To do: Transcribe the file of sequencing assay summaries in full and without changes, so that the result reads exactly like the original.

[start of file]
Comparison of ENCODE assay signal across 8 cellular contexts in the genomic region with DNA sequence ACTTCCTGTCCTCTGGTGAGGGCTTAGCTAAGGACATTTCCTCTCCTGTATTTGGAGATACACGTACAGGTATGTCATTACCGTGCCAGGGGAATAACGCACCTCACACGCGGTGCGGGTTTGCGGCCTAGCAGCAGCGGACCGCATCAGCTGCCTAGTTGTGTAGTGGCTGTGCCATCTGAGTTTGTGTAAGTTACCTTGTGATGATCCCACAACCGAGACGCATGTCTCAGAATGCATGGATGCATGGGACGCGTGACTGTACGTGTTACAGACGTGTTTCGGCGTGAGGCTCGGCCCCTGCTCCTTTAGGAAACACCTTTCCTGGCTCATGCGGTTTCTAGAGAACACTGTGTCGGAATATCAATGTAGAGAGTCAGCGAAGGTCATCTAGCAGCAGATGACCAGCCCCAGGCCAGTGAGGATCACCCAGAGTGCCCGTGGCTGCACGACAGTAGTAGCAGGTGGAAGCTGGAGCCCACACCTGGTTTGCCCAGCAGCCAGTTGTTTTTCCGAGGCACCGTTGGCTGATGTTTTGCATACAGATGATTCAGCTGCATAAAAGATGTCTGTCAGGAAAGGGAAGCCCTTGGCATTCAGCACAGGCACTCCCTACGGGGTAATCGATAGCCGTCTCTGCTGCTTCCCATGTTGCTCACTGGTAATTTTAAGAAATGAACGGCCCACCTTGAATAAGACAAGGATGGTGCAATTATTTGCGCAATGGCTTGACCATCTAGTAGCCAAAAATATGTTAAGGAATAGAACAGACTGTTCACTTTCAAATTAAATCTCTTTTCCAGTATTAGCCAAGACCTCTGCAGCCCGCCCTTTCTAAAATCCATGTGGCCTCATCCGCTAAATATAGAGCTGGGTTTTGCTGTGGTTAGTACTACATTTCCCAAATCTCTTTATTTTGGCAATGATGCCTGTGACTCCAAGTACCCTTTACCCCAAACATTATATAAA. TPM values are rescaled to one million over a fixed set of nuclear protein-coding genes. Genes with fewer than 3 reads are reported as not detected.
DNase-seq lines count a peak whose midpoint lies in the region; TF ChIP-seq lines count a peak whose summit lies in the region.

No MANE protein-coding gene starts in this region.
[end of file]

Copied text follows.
Comparison of ENCODE assay signal across 8 cellular contexts in the genomic region with DNA sequence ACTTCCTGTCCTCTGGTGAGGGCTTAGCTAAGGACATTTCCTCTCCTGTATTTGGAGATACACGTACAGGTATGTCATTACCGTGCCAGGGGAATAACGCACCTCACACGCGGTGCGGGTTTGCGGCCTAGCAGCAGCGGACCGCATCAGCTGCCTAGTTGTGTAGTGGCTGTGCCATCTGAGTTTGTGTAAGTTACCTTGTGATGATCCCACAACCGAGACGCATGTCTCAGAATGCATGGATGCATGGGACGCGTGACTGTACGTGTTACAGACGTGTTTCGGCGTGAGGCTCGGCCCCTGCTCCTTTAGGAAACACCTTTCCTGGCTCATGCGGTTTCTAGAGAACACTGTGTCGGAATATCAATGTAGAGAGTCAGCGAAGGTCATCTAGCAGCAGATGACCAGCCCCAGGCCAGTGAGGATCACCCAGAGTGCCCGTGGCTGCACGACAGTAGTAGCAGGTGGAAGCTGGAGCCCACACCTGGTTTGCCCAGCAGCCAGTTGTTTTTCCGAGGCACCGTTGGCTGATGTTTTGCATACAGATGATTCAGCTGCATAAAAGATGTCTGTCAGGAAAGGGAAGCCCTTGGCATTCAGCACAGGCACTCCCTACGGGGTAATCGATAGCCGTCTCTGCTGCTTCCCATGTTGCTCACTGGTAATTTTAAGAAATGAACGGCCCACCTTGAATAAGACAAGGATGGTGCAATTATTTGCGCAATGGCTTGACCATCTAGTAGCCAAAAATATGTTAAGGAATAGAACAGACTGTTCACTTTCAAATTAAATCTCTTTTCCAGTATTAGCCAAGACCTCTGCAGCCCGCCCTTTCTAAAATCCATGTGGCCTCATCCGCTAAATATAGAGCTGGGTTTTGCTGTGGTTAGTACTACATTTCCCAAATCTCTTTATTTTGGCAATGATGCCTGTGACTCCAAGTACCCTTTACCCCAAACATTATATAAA. TPM values are rescaled to one million over a fixed set of nuclear protein-coding genes. Genes with fewer than 3 reads are reported as not detected.
DNase-seq lines count a peak whose midpoint lies in the region; TF ChIP-seq lines count a peak whose summit lies in the region.

No MANE protein-coding gene starts in this region.